Now, the common feminist belief is that the writing world is actively hostile to women. But there are actual genres out there that are JUST for women readers and women writers. Romance novels, chick-lit, Lesbian fiction…. there’s nothing quite like that just-for-guys. And anti-male sexism is rampant in these women-only forms of literature.

 

How many works of WOMEN’S fiction would pass a reverse Bechdel test? Here are the rules:
1. The work must have two men in it.
2. They must speak to one another.
3. They must speak about something other than a woman.

 

OK, think about the last women’s romance novel you read (traditional or Lesbian.) Who were the men in it? Did they talk to each other? About something other than a woman? I think a lot of romances wouldn’t measure up as masculinist fiction. (And if all women need to be feminists, why shouldn’t all males have to be ‘masculinist’ and let a men’s movement shape all their opinions for them?)

 

Most of the time, the men in a romance novel talk about the fictional heroine. The talk may be complimentary, or it may be harsh. If harsh, the man is probably either a villain, or the love interest who is destined to change his mind. All males in women’s fiction are destined to serve the pleasure of the female reader. Quite literally the pleasure, in the case of the misnamed ‘sexy romance’ novel. (It’s actually not romance at all, but sex fiction with a requirement for 3 full-on sex scenes per novel.)

As for Lesbian romances? Many might as well take place on a planet with an all-female population. In fact, one of the Lesbian novels I own DOES take place on a planet with an all-female population. That one would flunk the Reverse Bechdel Test bigtime.

 

But wait a minute. There are much more important tests your fiction REALLY has to pass that are about more important things than if your work rigidly conforms to this year’s ideas about ‘diversity.’ (No one has suggested a test to create ‘diverse’ fiction which portrays political conservatives, American Republicans, or prolife persons as human beings entitled to respect and a lack of bullying.)

The real test of your novel’s plot is this: Are all the actions, characters and conversations in the plot furthering the plot? If you put in a scene with two unconnected women in your thriller novel discussing how much they want Elizabeth ‘Pocahontas’ Warren for our next president, it may help your novel pass the Bechdel Test, but if it doesn’t help any of your characters find the terrorist nuclear device hidden in the center of Washington, DC, that conversation has no real place in your novel. Cut it, unless you have a readership that demands feminist ideology and doesn’t care about plot. (Sadly, there probably are no readerships that don’t care about plot.)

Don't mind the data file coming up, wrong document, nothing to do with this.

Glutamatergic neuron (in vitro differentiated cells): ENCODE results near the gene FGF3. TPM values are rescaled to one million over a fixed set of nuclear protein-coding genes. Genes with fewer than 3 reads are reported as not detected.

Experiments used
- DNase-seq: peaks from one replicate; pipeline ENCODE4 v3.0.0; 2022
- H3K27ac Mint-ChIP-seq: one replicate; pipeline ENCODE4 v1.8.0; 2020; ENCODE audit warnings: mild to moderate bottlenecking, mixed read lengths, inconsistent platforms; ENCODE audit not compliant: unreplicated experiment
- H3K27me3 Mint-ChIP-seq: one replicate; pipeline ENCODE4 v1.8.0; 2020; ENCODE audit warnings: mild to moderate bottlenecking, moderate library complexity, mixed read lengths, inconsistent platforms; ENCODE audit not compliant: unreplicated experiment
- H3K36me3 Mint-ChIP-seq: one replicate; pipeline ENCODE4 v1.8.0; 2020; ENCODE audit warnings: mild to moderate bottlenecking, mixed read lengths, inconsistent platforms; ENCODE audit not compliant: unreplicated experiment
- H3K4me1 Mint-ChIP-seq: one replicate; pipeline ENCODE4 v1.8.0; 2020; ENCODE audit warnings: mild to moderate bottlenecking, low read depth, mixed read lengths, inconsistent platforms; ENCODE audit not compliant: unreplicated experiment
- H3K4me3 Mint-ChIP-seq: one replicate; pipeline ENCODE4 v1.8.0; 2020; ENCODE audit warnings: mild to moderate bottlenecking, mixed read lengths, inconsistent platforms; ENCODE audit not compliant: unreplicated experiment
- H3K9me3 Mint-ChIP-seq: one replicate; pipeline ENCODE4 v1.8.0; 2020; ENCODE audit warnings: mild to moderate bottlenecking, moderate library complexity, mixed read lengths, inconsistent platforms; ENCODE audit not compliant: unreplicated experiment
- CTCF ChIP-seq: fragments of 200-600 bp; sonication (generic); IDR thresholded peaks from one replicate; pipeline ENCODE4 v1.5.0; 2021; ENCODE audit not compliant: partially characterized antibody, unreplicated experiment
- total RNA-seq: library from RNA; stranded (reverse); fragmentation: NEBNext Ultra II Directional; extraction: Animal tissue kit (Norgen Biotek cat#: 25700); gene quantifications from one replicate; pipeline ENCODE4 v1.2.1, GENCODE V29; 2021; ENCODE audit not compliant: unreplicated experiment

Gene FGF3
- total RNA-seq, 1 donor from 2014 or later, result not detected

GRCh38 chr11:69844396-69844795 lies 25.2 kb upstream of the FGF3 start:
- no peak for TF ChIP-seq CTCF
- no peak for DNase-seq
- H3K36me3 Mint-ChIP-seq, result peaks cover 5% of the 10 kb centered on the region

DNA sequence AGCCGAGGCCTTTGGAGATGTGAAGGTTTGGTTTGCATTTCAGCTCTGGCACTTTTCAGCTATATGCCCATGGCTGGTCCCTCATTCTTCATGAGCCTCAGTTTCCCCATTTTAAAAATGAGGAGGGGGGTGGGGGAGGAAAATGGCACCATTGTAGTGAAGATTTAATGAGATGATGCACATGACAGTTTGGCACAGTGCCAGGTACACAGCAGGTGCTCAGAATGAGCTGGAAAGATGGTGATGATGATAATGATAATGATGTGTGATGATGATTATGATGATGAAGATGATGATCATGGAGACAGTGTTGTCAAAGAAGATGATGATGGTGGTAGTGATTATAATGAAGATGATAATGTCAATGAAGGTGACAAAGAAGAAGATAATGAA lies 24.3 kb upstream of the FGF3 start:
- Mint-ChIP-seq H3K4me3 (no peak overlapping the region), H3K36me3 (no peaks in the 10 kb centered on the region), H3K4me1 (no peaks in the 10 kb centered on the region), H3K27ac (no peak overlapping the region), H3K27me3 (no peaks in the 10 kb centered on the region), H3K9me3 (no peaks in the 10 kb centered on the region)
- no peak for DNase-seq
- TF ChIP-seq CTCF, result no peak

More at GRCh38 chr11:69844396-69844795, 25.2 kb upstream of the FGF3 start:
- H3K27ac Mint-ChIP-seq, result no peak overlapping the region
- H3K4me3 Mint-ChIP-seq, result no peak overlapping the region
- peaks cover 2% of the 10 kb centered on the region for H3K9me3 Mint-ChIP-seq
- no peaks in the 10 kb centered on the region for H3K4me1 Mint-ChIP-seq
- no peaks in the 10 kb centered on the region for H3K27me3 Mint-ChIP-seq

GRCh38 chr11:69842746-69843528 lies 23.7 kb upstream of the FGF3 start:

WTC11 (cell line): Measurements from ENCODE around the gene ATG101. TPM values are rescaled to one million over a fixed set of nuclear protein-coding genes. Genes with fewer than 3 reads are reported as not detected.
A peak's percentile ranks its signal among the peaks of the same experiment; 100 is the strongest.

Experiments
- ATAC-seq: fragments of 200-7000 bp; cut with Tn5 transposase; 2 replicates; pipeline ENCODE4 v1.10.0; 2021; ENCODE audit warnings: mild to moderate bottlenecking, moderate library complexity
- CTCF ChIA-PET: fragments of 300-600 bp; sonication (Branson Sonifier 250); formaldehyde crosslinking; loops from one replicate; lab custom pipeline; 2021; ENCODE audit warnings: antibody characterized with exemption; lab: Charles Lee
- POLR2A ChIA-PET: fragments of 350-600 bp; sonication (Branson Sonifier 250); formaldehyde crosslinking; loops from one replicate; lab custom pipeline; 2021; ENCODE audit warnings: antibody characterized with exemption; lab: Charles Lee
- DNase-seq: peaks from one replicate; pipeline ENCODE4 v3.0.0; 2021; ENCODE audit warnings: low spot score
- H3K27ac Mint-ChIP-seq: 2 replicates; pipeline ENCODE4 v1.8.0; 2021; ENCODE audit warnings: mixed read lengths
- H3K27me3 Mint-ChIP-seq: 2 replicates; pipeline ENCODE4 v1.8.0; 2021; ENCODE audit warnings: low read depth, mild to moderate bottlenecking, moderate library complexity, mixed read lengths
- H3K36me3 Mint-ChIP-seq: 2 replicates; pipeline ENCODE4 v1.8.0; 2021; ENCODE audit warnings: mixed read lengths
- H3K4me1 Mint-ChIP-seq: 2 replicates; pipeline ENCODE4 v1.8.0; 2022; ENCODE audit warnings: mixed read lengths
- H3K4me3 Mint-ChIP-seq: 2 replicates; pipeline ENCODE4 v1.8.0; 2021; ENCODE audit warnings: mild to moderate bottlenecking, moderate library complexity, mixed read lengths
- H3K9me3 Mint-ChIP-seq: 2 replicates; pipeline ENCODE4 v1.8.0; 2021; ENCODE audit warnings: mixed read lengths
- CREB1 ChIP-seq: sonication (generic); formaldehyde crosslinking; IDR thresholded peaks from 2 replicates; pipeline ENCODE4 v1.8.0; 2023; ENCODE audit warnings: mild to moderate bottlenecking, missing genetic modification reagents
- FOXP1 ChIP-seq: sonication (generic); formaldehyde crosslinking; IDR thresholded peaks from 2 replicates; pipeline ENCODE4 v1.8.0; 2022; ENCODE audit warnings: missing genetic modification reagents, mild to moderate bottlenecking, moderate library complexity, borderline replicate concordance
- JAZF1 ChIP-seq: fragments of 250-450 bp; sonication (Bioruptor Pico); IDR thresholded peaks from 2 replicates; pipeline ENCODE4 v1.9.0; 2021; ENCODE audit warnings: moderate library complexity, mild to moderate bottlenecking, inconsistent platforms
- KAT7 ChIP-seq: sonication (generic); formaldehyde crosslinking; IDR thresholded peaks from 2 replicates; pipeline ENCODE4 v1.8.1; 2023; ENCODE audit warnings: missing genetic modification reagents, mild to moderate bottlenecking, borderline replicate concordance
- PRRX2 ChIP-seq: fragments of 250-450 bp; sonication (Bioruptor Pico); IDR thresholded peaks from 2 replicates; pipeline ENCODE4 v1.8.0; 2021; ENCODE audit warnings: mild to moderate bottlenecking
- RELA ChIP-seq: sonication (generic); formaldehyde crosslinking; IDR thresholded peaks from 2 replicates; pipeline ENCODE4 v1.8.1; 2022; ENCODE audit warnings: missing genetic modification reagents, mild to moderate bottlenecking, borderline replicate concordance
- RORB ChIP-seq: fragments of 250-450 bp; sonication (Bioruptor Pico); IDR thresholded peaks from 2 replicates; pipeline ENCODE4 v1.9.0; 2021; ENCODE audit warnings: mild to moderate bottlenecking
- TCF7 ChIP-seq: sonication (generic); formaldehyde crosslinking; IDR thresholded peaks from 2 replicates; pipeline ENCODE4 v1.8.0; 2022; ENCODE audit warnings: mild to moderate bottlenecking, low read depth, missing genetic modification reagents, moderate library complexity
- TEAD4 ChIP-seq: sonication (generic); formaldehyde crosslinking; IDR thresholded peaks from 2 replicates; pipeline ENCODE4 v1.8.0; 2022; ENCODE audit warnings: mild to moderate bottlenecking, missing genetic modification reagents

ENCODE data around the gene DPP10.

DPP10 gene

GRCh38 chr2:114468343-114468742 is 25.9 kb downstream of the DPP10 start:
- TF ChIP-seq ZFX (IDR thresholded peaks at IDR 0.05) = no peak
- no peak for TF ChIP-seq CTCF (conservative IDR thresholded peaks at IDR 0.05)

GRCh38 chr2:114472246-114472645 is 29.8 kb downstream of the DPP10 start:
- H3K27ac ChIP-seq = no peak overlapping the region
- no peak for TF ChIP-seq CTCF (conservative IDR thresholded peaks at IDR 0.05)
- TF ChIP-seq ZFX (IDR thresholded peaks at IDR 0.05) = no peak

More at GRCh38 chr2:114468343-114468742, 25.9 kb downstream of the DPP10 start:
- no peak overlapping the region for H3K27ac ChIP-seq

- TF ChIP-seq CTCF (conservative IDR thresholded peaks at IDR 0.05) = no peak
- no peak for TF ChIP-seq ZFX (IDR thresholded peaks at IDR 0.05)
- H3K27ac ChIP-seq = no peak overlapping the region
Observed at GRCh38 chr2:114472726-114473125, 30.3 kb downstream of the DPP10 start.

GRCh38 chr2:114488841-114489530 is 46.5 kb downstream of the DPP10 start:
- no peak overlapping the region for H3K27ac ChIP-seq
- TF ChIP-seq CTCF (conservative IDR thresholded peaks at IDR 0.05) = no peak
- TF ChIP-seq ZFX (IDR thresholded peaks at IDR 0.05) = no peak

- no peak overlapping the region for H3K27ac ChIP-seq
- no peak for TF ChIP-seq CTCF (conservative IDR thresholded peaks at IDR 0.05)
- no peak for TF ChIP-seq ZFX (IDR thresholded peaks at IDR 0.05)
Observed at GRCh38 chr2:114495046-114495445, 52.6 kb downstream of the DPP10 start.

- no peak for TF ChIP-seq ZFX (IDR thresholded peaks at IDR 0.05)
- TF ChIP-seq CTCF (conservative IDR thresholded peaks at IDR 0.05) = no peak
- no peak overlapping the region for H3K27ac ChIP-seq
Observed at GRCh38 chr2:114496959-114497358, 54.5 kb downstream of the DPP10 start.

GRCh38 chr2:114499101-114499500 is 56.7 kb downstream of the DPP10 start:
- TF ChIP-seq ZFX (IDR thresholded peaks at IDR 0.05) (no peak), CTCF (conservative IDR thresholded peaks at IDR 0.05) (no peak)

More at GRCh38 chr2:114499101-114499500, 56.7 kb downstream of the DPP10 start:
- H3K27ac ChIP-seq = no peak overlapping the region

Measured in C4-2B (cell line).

Science Fiction: Space Colonization stories

When we watch science-fiction series like Star Trek and Star Wars, it is assumed that somewhere in the universe there are Terran space colonies. There are Earth-type worlds were Earth human people grow crops and manufacture goods. These worlds support the larger culture of the series.

But where do these colonies come from? How were they formed? What kind of people went to the colonies? Did they go voluntarily, or were they required to? These are the kind of questions you must answer when writing a space colonization story.

One of the first questions is that of government involvement. Are the first colonists on the new world subject to an all-ruling government? Or are they, once they arrive, able to form their own government? We can look at examples of colonization from our own world and, in the United States, from our own history.

The Pilgrims that came on the Mayflower took it for granted that they could make some of their own governmental rules. They did not believe that they had to enforce the primacy of the Anglican Church. They were of course dissenters from the Anglican Church, and they built dissenting church communities, feeling they had the freedom to do so.